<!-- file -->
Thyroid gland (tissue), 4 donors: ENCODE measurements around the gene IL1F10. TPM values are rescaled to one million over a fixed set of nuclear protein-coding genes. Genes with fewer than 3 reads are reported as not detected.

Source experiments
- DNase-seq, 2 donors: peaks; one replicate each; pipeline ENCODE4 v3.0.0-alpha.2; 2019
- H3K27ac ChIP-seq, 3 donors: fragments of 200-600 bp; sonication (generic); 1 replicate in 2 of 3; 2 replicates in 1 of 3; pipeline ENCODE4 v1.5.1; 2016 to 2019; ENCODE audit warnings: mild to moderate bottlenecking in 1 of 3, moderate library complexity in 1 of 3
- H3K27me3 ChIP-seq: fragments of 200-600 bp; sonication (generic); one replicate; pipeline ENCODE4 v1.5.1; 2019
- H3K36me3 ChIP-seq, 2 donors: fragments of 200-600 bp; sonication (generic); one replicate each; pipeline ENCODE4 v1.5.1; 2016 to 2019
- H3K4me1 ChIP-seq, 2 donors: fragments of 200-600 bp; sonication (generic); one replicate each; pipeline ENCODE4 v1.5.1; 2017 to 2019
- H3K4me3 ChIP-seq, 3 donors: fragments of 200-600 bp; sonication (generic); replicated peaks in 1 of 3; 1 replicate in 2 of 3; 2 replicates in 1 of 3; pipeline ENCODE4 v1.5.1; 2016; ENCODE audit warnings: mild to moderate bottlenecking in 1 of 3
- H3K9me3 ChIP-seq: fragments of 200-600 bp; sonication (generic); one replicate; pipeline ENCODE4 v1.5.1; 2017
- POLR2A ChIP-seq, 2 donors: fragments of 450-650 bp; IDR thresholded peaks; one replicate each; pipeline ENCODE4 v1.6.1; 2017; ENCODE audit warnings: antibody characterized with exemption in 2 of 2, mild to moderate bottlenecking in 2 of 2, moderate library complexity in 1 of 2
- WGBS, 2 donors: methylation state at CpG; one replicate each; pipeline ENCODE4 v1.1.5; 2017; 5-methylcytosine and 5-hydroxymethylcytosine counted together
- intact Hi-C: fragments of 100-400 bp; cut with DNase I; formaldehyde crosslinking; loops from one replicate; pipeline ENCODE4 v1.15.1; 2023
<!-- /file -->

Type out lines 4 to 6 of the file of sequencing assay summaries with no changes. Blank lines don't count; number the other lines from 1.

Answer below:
- H3K27ac ChIP-seq, 3 donors: fragments of 200-600 bp; sonication (generic); 1 replicate in 2 of 3; 2 replicates in 1 of 3; pipeline ENCODE4 v1.5.1; 2016 to 2019; ENCODE audit warnings: mild to moderate bottlenecking in 1 of 3, moderate library complexity in 1 of 3
- H3K27me3 ChIP-seq: fragments of 200-600 bp; sonication (generic); one replicate; pipeline ENCODE4 v1.5.1; 2019
- H3K36me3 ChIP-seq, 2 donors: fragments of 200-600 bp; sonication (generic); one replicate each; pipeline ENCODE4 v1.5.1; 2016 to 2019